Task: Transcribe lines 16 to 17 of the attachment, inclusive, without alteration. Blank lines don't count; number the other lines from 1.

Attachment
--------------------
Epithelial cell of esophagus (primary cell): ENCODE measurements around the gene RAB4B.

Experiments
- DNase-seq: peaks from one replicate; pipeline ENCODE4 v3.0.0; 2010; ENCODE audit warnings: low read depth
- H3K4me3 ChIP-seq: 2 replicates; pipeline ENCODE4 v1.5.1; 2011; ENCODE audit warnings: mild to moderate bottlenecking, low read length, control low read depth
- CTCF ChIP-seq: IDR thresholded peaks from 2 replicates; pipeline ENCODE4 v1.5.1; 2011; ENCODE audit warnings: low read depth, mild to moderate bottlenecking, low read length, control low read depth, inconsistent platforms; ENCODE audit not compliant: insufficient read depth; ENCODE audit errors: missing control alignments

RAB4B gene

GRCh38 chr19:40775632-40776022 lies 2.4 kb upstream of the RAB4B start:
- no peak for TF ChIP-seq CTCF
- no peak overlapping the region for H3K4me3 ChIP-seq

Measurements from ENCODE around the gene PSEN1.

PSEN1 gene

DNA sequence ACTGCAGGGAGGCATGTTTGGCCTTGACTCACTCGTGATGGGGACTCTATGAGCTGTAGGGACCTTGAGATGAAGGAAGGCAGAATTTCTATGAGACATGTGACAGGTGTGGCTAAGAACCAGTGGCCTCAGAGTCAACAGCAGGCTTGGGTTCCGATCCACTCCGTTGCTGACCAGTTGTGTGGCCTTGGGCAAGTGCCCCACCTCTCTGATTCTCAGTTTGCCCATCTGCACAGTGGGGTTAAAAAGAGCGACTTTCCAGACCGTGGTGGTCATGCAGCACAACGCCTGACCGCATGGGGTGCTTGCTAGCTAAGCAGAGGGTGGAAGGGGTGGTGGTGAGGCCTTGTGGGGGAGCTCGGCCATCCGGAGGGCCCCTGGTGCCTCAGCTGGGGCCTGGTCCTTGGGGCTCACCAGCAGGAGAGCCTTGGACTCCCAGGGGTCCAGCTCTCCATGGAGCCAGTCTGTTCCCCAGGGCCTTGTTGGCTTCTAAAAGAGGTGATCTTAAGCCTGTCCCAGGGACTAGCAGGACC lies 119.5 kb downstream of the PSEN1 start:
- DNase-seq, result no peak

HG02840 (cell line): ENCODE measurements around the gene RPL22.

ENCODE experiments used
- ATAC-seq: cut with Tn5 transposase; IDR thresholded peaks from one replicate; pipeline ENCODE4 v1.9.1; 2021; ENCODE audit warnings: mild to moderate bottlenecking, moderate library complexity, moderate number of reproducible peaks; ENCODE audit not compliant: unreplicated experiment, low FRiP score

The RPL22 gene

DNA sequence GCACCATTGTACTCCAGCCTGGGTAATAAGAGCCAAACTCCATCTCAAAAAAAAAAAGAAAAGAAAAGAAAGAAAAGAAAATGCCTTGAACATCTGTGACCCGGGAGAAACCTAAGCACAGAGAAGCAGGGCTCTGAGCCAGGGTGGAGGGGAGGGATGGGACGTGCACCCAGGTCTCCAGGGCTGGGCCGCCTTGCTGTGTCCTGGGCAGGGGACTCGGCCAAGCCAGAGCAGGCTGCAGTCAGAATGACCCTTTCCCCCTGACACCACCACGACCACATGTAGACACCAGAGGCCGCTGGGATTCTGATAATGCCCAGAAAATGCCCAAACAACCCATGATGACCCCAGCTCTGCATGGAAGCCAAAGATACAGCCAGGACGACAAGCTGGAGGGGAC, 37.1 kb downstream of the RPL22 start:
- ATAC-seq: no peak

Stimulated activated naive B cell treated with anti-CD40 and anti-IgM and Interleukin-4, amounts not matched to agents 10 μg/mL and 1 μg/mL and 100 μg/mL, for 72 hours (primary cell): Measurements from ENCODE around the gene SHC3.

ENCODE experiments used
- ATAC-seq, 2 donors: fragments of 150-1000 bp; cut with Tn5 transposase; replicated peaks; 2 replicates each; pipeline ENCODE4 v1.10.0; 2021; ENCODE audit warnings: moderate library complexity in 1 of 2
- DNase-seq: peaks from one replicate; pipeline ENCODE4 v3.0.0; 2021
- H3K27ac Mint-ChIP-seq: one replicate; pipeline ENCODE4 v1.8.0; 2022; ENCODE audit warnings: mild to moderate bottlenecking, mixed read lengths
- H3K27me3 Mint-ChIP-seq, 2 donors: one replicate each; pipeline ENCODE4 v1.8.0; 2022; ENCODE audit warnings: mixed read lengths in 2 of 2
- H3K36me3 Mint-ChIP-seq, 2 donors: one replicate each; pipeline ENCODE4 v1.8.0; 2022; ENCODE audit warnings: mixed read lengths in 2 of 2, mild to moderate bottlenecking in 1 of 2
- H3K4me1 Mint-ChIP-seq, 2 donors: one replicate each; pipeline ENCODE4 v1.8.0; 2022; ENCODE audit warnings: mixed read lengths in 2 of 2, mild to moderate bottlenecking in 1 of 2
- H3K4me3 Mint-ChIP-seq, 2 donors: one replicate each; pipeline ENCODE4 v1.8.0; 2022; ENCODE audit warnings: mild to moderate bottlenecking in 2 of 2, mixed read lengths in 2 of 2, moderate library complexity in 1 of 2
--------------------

- ATAC-seq: cut with Tn5 transposase; IDR thresholded peaks from one replicate; pipeline ENCODE4 v1.9.1; 2021; ENCODE audit warnings: mild to moderate bottlenecking, moderate library complexity, moderate number of reproducible peaks; ENCODE audit not compliant: unreplicated experiment, low FRiP score

The RPL22 gene